How to Share PCB Design Data: Best Practices for Sharing PCB Files vs. Sharing PCB Projects
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Getting design files to customers used to require a thumb drive, DVD-RW, or emails before we had the cloud. Even though today’s cloud platforms are immaculately secure and they allow a range of files to be easily shared, there are times where you should limit the data you’re sharing to only the critical files required. For PCB designers, this means either sharing entire design projects or sharing individual files with your manufacturer, customers, contractors, or collaborators.
If you want to eliminate liabilities and keep your team’s design data secure, consider these best practices for sharing PCB design data. Altium 365 enables different levels of sharing with multiple file types through your online web instance, giving a design team the same type of data access control you’d find on other cloud file sharing platforms.
When to Share Single Files in Altium 365
There are times where it makes sense to share only a single file with a collaborator instead of sharing a project. Project-level sharing is ideal for pushing a design into manufacturing as a Project Release, or for granting editor access to another member of a design team. In contrast, file-based access is useful for a number of tasks where IP needs to be protected. This can include engaging with contractors, potential customers, or anyone else that won’t take a direct role in working on the design.
Why worry about sharing individual PCB design files? The reason is that anytime project files are shared, there is potential for liabilities stemming from IP theft. If you’re sharing design documents with a customer for review, some customers can be too hands-on and may want to start making changes before a design is finalized. Sharing a single file or a small group of files gives you more control over who sees what data and what level of access they have.
Altium 365 allows this type of file sharing outside of a project in two ways:
- By sharing Managed Content folders, where groups of similar files are shared;
- By sharing files individually
User access can still be controlled without exposing an entire project when sharing. The simplest way to do this is through your Altium 365 Workspace in your web browser.
How to Share Files in Altium 365
Once a project is synced to your Altium 365 Workspace, the individual files within the project can’t be shared, you have to share the entire project. However, Altium 365 lets you store a range of other files and data, and these can be shared from your web browser. The process for sharing individual files follows the same process as sharing projects with collaborators: you just need to navigate to the file in your Altium 365 Workspace, then give read or write access to a specific user.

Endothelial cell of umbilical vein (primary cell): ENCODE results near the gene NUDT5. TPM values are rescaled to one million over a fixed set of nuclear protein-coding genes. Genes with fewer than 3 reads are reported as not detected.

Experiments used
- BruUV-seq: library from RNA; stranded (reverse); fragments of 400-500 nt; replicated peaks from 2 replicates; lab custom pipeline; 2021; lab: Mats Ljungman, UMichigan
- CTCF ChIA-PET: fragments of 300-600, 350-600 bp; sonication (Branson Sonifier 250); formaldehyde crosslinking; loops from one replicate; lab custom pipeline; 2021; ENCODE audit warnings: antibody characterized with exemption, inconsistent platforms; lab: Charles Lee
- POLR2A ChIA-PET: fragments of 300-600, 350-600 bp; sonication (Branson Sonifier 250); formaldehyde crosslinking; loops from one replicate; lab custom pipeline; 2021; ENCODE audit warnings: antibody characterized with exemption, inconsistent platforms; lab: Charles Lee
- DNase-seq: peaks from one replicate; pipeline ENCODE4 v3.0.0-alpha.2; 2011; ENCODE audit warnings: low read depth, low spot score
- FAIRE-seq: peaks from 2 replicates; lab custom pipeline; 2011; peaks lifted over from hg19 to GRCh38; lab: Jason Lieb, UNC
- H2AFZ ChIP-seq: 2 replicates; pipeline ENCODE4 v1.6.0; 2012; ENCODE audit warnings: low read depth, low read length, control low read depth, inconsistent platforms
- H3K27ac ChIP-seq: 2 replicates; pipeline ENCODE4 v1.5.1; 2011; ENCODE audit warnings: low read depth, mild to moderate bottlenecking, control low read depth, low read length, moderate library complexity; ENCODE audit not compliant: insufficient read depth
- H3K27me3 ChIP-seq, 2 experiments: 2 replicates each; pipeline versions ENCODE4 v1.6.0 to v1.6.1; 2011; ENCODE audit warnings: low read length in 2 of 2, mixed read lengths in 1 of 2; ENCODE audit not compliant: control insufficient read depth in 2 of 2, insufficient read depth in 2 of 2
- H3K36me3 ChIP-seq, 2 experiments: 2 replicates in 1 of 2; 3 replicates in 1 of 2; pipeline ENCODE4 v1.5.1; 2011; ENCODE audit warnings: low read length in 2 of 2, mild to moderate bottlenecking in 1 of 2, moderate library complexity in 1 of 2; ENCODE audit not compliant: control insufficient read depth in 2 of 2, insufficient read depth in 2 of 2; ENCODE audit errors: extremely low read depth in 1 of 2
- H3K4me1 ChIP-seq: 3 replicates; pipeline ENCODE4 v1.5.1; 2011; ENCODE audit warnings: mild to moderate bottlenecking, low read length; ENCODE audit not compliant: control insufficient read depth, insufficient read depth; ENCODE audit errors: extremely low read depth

Sharing Managed Content Folders
Managed Content folders hold specific file types (schematics, BOM documents, OutJob files, etc.), allowing a user to organize their design files into groups without tying them to a specific project. This makes it easy to access and download specific files from your workspace and add them to new projects in Altium Designer. To create a new Managed Content folder, just navigate to the Explorer section in your Altium 365 Workspace:
In the above example, I’ve created a Layerstacks folder, but you could create a folder to store any other design data. Once the folder is created, right-click on the folder and click “Share Folder”. This will bring up the familiar sharing dialog in your web browser, and you can now enter the receiving user’s email address. If this is the case, the user can be outside of your workspace, and you can control reading/writing privileges within the sharing dialog.
If you go this route you’re still sharing multiple items that the recipient may not need or that you may not want them to see. In order to better control sharing and access, consider sharing individual items through your Workspace.
Another important point here is that, in order to share this folder, the other user must be in your A365 Workspace. When you open the sharing dialog and enter an email for a user who is not in your A365 Workspace, Altium 365 will give you the option to add this new user to your Workspace when sharing the file. Once they are added to the Workspace, they will be able to log into their account in Altium Designer and see the shared folder.
Once the external user is added, make sure the folder you want to share has limited user access to only the desired user. If the external user is not listed in the shared users list (see below), they won't be able to see the folder. Remember, the goal in this type of sharing is not to give the user a digital copy of the item, it's to give them access to the item through Altium Designer or through the Altium 365 web instance.
Sharing Individual Items
Sharing an individual item that is not attached to a project also requires navigating to the item in your Altium 365 Workspace. Navigate to the object in your web browser, right-click on the item, and select “Share Item” to bring up the sharing dialog. Again, just enter the email of the recipient to give them access to the file.